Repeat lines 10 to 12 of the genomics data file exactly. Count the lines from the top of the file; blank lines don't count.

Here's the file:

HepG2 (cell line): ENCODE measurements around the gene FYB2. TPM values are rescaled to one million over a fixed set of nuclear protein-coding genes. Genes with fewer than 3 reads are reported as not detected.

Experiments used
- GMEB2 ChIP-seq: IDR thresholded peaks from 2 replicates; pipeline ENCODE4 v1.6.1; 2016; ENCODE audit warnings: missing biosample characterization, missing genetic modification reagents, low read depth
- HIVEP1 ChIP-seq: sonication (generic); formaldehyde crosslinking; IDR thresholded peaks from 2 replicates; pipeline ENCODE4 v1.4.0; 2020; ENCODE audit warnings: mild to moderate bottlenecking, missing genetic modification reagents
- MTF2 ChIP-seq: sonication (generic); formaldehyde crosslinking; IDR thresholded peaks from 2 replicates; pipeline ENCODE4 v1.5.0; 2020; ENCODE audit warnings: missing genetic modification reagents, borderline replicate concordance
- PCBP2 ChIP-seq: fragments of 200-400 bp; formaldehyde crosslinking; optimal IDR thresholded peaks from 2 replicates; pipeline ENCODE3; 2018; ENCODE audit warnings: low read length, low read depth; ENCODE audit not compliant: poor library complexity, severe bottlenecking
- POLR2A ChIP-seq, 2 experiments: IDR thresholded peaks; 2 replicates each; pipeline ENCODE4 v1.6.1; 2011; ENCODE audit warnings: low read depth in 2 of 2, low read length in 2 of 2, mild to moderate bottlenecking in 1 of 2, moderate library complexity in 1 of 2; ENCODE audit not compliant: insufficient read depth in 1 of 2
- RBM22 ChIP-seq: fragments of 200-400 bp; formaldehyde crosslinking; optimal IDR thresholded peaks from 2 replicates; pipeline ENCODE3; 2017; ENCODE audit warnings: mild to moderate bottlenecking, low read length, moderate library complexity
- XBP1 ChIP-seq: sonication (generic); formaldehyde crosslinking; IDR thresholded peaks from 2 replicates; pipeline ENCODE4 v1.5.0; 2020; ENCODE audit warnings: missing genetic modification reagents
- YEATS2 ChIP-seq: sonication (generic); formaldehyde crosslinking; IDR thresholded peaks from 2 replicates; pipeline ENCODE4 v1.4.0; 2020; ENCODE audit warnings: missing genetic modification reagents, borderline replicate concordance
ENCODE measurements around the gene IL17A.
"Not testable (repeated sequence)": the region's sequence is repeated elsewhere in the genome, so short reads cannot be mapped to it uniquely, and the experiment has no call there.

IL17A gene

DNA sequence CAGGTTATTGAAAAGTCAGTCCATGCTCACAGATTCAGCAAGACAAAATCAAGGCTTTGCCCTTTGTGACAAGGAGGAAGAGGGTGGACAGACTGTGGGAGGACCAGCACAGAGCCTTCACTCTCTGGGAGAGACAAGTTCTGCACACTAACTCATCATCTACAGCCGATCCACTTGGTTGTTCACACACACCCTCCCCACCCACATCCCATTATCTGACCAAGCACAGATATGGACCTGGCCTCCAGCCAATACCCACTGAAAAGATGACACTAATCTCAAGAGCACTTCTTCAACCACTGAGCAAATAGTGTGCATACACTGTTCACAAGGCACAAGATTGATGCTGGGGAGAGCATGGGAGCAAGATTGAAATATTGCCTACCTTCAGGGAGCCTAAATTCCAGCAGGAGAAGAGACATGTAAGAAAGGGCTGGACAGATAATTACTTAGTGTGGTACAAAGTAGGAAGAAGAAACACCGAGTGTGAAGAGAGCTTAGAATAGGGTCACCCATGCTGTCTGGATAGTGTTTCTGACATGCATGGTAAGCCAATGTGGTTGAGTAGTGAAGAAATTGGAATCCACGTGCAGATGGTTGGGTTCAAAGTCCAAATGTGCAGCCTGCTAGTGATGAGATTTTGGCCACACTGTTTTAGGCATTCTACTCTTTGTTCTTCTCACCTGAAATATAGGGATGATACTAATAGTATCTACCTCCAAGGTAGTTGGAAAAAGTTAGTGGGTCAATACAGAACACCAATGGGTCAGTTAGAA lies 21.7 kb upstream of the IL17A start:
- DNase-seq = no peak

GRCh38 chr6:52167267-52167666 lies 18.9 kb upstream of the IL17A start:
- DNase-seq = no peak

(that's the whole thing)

- YEATS2 ChIP-seq: sonication (generic); formaldehyde crosslinking; IDR thresholded peaks from 2 replicates; pipeline ENCODE4 v1.4.0; 2020; ENCODE audit warnings: missing genetic modification reagents, borderline replicate concordance
ENCODE measurements around the gene IL17A.
"Not testable (repeated sequence)": the region's sequence is repeated elsewhere in the genome, so short reads cannot be mapped to it uniquely, and the experiment has no call there.